Method 4: Talk about spiritual ideas openly, but in different words.
The 2016 movie Dr. Strange (co-written and directed by Scott Derrickson, whom I mentioned in Part 1) shows this idea very well.
In the beginning of the film, Dr. Steven Strange shows himself to be pretty arrogant. He puts other doctors down and flaunts his pay scale with his dozens of expensive watches and fast car. No one describes him as an atheist, but he’s certainly more interested in himself and his material possessions than anything spiritual.
After his hands become disfigured, Strange takes a tip from a patient and travels to Asia to find the Ancient One, someone he thinks can heal his hands. Then the Ancient One starts talking about the supernatural and magic as a means to heal, and Strange
Then the Ancient One starts talking about the supernatural and magic as a means to heal, and Strange angrily tells her the supernatural doesn’t exist.
He quickly realizes he’s wrong. Then he humbly asks the Ancient One to train him.
Initially, Strange has a hard time learning to use magic compared to his fellow students. After watching him struggle for a while, the Ancient essentially tells him, “Your ego’s getting in the way. You’re trying too hard to control the power. It sounds paradoxical, but you have to submit to this power to use it. Surrender, Steven.”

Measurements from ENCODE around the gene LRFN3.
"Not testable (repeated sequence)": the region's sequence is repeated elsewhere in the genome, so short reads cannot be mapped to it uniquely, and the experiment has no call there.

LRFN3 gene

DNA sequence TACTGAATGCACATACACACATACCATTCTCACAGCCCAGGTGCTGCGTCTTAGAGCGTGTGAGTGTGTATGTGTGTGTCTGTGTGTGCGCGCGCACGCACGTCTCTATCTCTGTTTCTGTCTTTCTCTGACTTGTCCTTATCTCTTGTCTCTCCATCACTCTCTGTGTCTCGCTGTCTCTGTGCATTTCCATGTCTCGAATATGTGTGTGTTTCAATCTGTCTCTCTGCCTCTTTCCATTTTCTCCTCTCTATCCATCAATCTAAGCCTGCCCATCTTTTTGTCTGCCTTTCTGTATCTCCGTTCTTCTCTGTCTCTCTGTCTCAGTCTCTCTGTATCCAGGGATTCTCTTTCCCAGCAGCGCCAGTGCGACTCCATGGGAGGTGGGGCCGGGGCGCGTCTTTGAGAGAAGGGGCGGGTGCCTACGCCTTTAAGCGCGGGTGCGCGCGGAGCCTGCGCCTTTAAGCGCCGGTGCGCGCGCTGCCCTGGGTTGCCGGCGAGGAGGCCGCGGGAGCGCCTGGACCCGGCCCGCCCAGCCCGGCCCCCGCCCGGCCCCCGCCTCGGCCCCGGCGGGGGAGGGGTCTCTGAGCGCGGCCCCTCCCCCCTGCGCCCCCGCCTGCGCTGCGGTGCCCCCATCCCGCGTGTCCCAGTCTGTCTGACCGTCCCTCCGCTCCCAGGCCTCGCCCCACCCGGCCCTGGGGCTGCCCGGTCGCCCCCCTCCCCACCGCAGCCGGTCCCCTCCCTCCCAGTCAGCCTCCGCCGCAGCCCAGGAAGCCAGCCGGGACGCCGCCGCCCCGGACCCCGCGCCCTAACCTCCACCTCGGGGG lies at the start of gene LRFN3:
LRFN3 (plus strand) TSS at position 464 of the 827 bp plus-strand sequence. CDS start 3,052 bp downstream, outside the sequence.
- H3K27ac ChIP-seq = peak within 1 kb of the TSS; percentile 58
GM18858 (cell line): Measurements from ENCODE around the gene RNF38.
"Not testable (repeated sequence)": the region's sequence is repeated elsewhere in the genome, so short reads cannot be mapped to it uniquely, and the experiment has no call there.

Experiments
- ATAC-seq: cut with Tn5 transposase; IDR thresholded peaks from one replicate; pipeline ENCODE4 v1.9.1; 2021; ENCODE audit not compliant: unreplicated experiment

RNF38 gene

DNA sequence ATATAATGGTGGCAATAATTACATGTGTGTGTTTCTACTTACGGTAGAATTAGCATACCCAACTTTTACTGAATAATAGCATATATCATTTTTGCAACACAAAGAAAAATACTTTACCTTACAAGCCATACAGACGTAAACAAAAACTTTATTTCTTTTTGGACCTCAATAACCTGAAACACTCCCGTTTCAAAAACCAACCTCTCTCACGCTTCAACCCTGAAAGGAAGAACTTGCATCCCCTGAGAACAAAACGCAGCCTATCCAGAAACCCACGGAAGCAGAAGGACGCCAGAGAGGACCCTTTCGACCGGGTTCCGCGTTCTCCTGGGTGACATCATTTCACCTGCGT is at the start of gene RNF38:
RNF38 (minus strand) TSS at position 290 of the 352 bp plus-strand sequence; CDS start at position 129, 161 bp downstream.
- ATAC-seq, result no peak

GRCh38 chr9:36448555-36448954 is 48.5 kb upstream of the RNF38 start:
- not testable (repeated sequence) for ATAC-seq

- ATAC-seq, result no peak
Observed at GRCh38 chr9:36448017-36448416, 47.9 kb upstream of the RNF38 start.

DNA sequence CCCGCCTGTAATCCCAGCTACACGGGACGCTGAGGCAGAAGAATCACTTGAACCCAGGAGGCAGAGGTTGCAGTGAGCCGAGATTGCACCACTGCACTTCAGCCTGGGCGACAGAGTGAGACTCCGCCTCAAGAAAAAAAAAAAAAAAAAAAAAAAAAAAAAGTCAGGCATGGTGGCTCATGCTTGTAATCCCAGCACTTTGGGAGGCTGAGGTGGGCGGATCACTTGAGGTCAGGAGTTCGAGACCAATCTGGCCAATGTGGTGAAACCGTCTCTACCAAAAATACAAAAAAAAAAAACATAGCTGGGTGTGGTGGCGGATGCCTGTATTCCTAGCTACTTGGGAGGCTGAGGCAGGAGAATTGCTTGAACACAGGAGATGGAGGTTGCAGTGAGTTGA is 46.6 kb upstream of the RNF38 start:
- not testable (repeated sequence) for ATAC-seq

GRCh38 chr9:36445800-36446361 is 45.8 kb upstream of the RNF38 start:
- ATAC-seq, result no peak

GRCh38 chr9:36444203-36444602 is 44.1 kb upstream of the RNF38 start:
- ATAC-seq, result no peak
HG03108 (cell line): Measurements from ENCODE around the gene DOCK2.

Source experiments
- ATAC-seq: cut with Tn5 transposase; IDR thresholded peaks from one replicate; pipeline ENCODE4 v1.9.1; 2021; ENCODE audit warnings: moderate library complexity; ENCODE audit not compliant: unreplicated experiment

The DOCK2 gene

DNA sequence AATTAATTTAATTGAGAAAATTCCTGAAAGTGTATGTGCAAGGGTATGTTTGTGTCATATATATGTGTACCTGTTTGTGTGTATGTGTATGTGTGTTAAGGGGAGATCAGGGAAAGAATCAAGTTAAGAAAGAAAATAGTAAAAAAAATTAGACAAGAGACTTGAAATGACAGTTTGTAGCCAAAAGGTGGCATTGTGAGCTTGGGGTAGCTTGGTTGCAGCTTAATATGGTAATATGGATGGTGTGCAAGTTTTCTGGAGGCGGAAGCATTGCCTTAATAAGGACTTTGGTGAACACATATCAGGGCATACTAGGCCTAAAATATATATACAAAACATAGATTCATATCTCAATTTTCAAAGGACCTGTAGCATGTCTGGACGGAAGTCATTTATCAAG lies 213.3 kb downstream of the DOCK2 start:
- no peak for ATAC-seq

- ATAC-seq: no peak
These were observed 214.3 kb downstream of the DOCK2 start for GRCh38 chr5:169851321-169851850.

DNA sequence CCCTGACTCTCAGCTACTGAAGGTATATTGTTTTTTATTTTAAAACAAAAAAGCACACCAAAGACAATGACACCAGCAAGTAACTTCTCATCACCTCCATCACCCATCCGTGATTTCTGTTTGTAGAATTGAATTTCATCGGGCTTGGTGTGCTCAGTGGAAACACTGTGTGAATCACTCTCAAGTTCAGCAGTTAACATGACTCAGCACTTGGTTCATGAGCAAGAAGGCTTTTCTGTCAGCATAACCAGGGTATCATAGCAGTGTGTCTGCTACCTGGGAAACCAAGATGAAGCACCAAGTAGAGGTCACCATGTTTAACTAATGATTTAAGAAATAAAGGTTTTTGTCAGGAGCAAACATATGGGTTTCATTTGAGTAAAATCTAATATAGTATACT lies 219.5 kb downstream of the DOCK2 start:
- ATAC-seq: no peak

To sum it up, Strange can only heal his hands if he submits to something greater than himself — the supernatural power. Symbolically, he also submits to someone else’s cause, chooses to take part in a huge battle against forces of evil rather than simply get his hands healed and go home.
This idea, of strength and healing only coming through submitting, plays very heavily in Christian theology — Christians believe they can only start healing from their sickness (sinful nature) if they submit to something greater (God).
In Doctor Strange, this idea gets wrapped into the context of comic book magic and an epic adventure, making it palatable to mainstream viewers.
In short, this film shows that you can talk about theology in secular stories, you just have to talk about in words that don’t scream “Christianity.”
Fitting spiritual themes/symbols in stories (or Creating 3rd Spaces, as I put in Part 1) takes practice. This is particularly true for writers like me, who aren’t used to thinking about Christian idea in other contexts.
But if you make spiritual ideas fit organically – through spiritual characters, examining inherent spiritual themes, combining spiritual symbols w/ other symbols, or looking for ways to express spiritual ideas in different words — you can bring those ideas to readers who may never have experienced them before.